Continually monitor your credit. Many banks and credit cards provide your FICO credit score for free. Make sure to get your free annual credit report. You are entitled to three free reports a year, from Equifax, Experian, and TransUnion. Many people spread these out over the year; check one in January, May, and September. Keep an eye out for fraudulent activity; you may even consider identity theft protection services.
If you do not currently have a retirement account set up, now is the time. See if your employer offers a retirement package. Many experts advise allocating 10 to 15 percent of your income to retirement savings.
Again, set up automatic transfers. If your company offers matching start there. If they do not, there are a variety of other options. Consider opening a 401K, IRA or ROTH IRA. Many investment companies, such as Vanguard, diversify your assets for you.
In addition, you can start investing. Many companies provide simple, hands-off investing. You can start with small amounts. As you feel comfortable you can invest more aggressively.
Set Financial Goals
Now that your budget is under control, it’s time to think about the future. Consider buying a house or traveling. Perhaps you want to start a business. Figure out what is important to you. Create a 5-year and 10-year financial plan to help you achieve your goals.
Congratulations on paying off your debt. Continue to make healthy financial goals. A budget, automatic savings plan, and improved credit score will help you achieve your future financial goals.
My fiancée got her engagement ring on her jewelry account without my knowledge we got married and after 3 months I left her from the way she was treating me she thinks I’m suppose to pay on the ring and my name is not on the account am I responsible for this bill.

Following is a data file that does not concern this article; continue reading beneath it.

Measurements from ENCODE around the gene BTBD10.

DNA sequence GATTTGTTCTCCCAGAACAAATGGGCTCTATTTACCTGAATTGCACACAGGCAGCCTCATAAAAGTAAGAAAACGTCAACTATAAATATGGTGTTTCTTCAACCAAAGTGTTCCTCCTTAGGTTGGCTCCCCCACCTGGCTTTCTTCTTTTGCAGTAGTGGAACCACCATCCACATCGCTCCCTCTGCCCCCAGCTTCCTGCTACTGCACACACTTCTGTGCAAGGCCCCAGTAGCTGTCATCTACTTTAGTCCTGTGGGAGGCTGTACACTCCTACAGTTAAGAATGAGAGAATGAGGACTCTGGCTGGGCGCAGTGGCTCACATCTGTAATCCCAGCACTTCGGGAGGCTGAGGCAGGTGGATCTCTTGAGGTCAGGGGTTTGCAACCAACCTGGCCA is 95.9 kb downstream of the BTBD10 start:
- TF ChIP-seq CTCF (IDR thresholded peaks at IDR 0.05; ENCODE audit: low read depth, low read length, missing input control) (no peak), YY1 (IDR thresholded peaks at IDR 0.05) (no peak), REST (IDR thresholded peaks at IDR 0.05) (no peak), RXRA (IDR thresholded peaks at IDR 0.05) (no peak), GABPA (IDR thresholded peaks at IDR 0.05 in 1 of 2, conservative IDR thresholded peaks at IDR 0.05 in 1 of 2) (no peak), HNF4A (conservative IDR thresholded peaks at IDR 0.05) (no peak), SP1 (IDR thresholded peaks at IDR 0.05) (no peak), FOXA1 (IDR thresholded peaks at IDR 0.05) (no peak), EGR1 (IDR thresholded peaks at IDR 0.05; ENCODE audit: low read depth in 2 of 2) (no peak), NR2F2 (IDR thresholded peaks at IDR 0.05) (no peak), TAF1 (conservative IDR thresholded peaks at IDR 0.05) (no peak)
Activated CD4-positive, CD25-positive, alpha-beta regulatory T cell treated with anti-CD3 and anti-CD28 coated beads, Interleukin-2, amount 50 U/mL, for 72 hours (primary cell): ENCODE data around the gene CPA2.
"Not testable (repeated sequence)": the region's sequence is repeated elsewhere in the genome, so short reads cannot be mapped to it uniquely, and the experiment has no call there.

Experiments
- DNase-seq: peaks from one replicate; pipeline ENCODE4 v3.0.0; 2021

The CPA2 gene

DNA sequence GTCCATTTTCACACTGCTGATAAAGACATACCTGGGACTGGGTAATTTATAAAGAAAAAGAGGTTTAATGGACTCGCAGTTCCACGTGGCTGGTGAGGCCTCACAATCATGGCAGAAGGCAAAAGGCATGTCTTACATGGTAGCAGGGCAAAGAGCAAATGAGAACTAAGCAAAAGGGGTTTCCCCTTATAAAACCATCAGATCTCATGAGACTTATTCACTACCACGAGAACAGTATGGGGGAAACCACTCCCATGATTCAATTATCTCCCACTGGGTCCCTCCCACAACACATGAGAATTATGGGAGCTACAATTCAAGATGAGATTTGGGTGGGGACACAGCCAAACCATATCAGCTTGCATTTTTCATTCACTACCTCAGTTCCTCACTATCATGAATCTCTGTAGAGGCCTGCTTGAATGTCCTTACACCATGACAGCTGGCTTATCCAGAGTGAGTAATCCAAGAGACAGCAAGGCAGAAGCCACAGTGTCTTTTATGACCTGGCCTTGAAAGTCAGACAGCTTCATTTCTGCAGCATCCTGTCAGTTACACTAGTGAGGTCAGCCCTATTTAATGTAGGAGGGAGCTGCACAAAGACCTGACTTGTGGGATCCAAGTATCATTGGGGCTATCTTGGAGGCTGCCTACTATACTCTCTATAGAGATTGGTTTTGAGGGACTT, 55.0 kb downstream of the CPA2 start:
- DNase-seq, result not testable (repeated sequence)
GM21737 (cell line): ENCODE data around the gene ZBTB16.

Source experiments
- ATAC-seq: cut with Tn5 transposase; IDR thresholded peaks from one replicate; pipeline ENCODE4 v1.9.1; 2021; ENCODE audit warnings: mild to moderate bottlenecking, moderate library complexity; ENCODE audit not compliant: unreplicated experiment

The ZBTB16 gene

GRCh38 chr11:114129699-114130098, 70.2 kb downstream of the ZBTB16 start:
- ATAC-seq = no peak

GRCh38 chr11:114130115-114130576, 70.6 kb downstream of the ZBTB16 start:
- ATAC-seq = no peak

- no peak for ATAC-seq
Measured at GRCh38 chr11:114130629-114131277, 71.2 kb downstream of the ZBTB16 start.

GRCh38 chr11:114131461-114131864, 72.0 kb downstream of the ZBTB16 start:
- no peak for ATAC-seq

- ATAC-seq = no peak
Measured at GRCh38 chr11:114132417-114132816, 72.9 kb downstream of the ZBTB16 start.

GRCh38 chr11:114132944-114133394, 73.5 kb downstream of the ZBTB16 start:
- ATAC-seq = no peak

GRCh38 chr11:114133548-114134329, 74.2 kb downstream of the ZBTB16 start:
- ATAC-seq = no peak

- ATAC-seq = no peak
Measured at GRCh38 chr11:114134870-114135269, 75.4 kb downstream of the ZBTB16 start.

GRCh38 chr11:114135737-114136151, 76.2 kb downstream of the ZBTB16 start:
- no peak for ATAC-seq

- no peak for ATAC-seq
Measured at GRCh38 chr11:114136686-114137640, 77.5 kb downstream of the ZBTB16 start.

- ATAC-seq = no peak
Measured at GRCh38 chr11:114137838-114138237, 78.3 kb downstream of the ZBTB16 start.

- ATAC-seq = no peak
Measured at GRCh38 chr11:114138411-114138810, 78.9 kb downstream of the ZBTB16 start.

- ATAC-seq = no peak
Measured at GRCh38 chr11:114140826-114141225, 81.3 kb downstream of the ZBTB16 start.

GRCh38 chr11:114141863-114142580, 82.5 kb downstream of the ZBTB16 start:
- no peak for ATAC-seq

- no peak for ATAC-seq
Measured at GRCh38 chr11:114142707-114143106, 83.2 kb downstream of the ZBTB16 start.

There is so much wrong here. She financed her own engagement ring? Without your knowledge? Where did you think the ring came from? What the hell?
If she obtained financing on the ring and opened the account herself, it’s her damn debt. Walk away before this gets even more bizarre.
She might claim you are supposed to pay on the ring but then again she can claim all free flying bats should pay on the account. That doesn’t make it so.
I would suggest you go to annualcreditreport.com and get a free copy of all your credit reports. Look to see if she managed to open any surprise accounts in your name. Then I would strongly suggest you put a credit freeze on each of your credit bureau accounts.
I wouldn’t put it past a vindictive ex-spouse to try to exact some kind of financial revenge and that might even come in the form of identity theft.
Thanks for submitting your question. It truly made my day.
Recently I had a physical. Outside of being a little overweight and growing older, I don’t have any obvious health issues. I did, however, describe some minor symptoms to my doctor, which prompted him to order some tests. I was glad that he could read the symptoms and know what to test for. Fortunately the tests found nothing seriously wrong.
It occurs to me that our finances are somewhat similar. Often everything looks healthy. We might have a small concern about a symptom that we see. Yet we don’t know what it could be or what to do about it. Just like with our physical health, we need a professional to help us read the financial symptoms.
So let’s look at some financial symptoms and see what we learn from them.